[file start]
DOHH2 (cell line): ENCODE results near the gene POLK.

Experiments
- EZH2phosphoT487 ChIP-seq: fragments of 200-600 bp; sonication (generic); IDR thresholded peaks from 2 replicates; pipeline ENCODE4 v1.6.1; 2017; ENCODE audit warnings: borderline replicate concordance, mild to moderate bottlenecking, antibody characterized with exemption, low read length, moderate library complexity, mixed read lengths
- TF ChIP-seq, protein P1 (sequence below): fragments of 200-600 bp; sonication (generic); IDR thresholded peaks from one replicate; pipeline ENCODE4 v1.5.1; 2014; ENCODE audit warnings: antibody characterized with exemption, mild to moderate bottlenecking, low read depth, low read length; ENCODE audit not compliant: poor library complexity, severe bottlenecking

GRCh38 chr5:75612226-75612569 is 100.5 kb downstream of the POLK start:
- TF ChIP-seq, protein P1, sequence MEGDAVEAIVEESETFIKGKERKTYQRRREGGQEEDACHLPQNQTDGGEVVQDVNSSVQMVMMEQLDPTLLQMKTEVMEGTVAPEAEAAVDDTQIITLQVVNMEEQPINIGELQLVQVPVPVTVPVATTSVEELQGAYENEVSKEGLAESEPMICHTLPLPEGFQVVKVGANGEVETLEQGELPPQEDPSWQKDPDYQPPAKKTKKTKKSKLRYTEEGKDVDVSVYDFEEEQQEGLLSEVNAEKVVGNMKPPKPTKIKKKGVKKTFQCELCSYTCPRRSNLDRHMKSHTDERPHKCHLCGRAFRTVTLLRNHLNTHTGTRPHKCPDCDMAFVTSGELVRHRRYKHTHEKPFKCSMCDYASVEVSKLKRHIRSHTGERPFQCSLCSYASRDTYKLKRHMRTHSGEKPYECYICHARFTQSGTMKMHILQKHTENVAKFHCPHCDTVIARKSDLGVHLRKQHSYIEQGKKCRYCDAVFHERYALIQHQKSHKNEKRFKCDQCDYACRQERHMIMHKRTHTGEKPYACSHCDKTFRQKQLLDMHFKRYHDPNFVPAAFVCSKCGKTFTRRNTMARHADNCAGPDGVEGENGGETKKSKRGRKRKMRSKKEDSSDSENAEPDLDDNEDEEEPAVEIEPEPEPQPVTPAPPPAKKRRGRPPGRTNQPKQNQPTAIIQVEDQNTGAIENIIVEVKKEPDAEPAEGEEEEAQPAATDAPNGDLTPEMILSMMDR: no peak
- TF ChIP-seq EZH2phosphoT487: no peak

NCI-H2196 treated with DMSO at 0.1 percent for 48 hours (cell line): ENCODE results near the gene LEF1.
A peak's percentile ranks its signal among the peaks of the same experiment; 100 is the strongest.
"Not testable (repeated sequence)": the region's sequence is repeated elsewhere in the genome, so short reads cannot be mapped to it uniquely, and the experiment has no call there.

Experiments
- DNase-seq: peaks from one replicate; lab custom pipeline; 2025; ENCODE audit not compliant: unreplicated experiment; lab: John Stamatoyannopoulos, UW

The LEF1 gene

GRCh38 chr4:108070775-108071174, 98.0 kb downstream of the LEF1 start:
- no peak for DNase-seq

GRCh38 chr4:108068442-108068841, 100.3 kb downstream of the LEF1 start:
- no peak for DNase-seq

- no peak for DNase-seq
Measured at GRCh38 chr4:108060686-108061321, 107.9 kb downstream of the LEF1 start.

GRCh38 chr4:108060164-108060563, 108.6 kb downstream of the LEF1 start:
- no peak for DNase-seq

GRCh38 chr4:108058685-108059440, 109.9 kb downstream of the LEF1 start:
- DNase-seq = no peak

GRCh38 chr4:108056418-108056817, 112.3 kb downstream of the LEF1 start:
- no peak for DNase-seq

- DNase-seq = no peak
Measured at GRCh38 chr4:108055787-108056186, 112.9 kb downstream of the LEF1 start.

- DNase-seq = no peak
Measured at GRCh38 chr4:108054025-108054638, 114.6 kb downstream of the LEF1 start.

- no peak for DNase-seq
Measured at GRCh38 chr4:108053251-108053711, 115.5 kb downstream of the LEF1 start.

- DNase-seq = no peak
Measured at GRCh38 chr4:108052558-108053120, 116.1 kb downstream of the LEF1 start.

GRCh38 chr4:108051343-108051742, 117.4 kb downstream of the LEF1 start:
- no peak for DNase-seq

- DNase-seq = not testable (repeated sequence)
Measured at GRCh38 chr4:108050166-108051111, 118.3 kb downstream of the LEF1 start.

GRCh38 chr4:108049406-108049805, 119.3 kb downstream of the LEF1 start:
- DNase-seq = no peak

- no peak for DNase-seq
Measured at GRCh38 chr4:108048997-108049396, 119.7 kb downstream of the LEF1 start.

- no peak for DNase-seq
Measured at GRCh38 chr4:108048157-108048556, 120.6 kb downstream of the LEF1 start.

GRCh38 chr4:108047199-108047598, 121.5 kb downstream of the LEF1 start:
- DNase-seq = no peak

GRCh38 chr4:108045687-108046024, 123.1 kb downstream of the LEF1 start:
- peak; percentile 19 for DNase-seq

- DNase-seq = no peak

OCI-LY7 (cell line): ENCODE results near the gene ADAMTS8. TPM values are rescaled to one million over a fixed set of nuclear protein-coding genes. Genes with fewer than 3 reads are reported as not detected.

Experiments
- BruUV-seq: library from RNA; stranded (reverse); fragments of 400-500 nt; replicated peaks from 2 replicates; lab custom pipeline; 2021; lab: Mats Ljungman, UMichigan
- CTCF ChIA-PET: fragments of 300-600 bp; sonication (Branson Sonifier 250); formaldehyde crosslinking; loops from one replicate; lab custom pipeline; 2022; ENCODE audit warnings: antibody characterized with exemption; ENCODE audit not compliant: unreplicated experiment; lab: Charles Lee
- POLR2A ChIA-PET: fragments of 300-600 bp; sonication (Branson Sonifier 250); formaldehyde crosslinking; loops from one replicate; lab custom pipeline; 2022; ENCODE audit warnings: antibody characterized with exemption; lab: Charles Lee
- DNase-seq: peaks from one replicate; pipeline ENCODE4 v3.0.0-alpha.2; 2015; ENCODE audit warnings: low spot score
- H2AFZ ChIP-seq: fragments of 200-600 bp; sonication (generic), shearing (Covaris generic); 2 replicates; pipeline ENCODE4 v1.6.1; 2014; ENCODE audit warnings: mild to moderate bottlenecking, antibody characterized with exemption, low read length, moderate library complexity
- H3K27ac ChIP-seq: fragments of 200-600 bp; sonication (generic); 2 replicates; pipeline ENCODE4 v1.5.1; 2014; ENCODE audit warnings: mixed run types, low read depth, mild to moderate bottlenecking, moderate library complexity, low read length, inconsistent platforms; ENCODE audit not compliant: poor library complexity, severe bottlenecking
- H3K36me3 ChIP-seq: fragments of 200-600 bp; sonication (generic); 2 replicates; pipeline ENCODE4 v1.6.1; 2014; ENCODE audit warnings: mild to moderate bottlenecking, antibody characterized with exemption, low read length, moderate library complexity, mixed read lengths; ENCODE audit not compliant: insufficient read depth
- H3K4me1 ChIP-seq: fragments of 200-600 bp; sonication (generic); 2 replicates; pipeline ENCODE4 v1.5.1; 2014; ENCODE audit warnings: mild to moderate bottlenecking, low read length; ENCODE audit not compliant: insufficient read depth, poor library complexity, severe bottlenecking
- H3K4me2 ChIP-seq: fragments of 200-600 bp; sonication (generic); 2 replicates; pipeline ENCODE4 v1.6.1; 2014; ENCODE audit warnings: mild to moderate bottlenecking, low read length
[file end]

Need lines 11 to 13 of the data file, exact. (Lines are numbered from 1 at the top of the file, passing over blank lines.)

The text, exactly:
Experiments
- DNase-seq: peaks from one replicate; lab custom pipeline; 2025; ENCODE audit not compliant: unreplicated experiment; lab: John Stamatoyannopoulos, UW

The LEF1 gene